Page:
Smithsonian Air & Space Docent Class
10 Years ago…
It was one of those days when nothing was working in my favor. Have you experienced one of those days when you feel more like a spectator and things appear beyond your control? When you want to protest or butt in and say that is not what I want to do or how I want to do it? Or realize just a tad bit late that was the wrong thing to do? I was determined to not let the day’s somberness pull me down. After all every cloud has a silver lining.
So when Mike offered the greatest show in the world, I jumped at the chance to ride right seat in the Baron down the Hudson river corridor southbound past the Alpine Tower, GW Bridge, Intrepid, The Clock, Circle the Statue of Liberty, VZ bridge, and back home to DC at night. New York city was resplendent as always with lights turned on all over the city. The Empire State Building and the Chrysler Building stood majestic as always lit up to brighten anyone’s day. If seeing New York from 1100ft during the day was awe inspiring, seeing it in all its glory at night left us breathless. It was one of the coldest days of the season, but the air was clear and crisp in the night sky. With very light traffic flying the corridor that time of the night, we flew in complete contentment enjoying the splendor of the New York skyline at night.
Continue to read here.
Each year as September rolls in, it is hard to not reflect on 9/11. This year marks twenty years since that fateful day. Has it really been that long?
This year as I reflect, here are some articles I have written on the topic over the last twenty years.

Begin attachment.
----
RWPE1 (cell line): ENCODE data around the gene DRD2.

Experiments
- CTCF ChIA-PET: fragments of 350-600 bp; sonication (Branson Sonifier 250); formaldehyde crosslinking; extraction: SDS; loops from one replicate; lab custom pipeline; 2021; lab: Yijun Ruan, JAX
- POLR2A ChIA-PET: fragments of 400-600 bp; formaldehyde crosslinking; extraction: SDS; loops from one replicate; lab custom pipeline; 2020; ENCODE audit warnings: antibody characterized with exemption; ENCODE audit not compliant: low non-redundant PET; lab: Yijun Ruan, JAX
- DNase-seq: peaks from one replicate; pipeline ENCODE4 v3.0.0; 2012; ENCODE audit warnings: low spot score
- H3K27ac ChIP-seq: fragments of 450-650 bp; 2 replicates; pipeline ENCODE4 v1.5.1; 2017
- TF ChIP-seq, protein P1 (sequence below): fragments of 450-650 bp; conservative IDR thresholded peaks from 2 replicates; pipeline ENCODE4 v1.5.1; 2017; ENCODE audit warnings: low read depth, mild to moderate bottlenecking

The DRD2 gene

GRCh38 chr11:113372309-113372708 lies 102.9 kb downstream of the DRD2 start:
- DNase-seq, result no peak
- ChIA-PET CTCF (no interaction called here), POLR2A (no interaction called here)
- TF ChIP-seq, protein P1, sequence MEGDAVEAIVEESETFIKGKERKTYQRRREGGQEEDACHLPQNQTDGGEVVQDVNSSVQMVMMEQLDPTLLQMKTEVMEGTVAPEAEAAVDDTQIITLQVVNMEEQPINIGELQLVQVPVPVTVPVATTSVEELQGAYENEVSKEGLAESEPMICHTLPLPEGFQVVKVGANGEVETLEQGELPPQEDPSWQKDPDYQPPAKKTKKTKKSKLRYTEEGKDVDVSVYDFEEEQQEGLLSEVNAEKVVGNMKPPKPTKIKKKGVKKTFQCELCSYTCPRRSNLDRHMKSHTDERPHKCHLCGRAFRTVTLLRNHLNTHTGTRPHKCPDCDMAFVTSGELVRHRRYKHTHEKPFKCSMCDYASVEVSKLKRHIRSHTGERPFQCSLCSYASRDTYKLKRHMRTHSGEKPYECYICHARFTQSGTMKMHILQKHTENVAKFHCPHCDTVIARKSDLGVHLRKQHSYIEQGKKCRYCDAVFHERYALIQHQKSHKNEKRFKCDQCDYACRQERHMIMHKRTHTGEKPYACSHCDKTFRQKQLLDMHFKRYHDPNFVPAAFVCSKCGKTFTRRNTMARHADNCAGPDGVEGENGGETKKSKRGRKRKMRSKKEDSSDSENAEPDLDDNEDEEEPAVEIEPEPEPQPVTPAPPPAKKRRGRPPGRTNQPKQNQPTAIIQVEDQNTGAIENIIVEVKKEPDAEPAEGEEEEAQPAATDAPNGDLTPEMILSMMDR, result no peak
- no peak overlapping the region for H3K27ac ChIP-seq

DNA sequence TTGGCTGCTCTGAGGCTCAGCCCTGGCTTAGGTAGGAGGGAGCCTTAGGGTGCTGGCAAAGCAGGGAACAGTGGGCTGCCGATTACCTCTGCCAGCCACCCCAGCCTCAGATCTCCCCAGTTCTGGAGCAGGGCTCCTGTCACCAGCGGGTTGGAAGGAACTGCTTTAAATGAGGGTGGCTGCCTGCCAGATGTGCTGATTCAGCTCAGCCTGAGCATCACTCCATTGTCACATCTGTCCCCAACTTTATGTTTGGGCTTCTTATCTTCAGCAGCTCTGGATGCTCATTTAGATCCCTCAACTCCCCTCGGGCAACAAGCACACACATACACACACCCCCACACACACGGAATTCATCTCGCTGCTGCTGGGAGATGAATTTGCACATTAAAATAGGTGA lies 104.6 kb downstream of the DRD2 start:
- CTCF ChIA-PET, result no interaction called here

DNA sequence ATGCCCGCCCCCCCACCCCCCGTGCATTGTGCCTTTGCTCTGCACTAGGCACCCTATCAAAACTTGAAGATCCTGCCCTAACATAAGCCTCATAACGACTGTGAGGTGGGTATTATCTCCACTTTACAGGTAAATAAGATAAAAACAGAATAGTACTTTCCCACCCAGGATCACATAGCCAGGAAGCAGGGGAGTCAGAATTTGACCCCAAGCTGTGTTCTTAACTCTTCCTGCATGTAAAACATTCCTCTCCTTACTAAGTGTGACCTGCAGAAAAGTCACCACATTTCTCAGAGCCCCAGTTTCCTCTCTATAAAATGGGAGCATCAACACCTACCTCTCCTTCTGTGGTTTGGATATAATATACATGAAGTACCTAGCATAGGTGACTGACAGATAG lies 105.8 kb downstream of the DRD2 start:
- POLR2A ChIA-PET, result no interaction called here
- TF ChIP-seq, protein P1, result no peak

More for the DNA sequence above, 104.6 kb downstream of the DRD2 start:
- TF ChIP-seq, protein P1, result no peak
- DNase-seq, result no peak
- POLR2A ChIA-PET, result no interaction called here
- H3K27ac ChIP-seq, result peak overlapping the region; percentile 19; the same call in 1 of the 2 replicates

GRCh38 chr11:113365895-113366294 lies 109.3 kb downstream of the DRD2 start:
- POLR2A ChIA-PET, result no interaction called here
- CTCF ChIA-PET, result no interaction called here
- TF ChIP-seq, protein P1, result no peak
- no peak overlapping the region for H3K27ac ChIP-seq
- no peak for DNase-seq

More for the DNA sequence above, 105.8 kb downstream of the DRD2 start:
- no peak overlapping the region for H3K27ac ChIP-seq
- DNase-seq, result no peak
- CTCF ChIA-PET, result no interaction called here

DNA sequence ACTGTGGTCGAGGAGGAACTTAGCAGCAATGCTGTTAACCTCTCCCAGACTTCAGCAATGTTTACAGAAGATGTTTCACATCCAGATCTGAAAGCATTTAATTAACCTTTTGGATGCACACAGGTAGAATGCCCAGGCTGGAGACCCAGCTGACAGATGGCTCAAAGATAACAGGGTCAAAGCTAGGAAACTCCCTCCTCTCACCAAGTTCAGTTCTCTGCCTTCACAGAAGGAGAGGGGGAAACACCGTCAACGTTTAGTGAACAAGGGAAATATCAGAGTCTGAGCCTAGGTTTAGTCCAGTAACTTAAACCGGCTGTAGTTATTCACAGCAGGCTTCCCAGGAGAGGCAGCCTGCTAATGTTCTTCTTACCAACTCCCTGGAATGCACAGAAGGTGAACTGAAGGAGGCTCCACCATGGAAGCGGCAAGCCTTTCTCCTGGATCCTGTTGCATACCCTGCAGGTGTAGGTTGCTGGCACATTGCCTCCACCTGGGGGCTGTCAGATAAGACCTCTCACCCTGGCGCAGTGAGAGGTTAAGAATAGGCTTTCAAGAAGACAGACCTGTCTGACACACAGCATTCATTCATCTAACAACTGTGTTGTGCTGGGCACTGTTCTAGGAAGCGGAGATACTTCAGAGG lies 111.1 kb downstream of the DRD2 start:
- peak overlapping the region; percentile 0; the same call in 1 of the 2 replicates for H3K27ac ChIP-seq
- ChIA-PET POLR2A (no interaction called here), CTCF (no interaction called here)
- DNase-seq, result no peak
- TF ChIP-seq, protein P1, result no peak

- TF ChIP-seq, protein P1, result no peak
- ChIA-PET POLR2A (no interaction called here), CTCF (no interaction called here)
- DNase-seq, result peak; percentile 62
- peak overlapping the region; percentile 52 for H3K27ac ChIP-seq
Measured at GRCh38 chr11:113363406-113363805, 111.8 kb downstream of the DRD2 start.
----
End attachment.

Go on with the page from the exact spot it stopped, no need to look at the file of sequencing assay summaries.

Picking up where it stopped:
As I started to write this, I was struck by the enormity of what happened on September 11, 2001. It is more than a month now, yet those atrocious attacks remain fresh in my mind like yesterday. What happened there must never be allowed to happen again, not here nor anywhere else in the world. Much more than peoples lives was lost that day. It is upto each one of us to contribute in our own ways to rebuild the future. As aviators it is important now more than ever, to come out and fly to promote the cause of the future of General Aviation. Continue to read here.
Where the mind is without fear and the head is held high
Where knowledge is free
Where the world has not been broken up into fragments
By narrow domestic walls
Where words come out from the depths of truth
Where tireless striving stretches its arms towards perfection
Where the clear stream of reason has not lost its way
Into the dreary desert sand of dead habit
Where the mind is led forward by thee
Into ever-widening thought and action
Into that heaven of freedom, my Father, let my country awake
— taken from the Gitanjali by Rabindranath Tagore
“It must be difficult for you that there is no way to lock your aircraft. Quite easy for someone to break in and fly away” I said without thinking. Continue to read here.
We Will Always Remember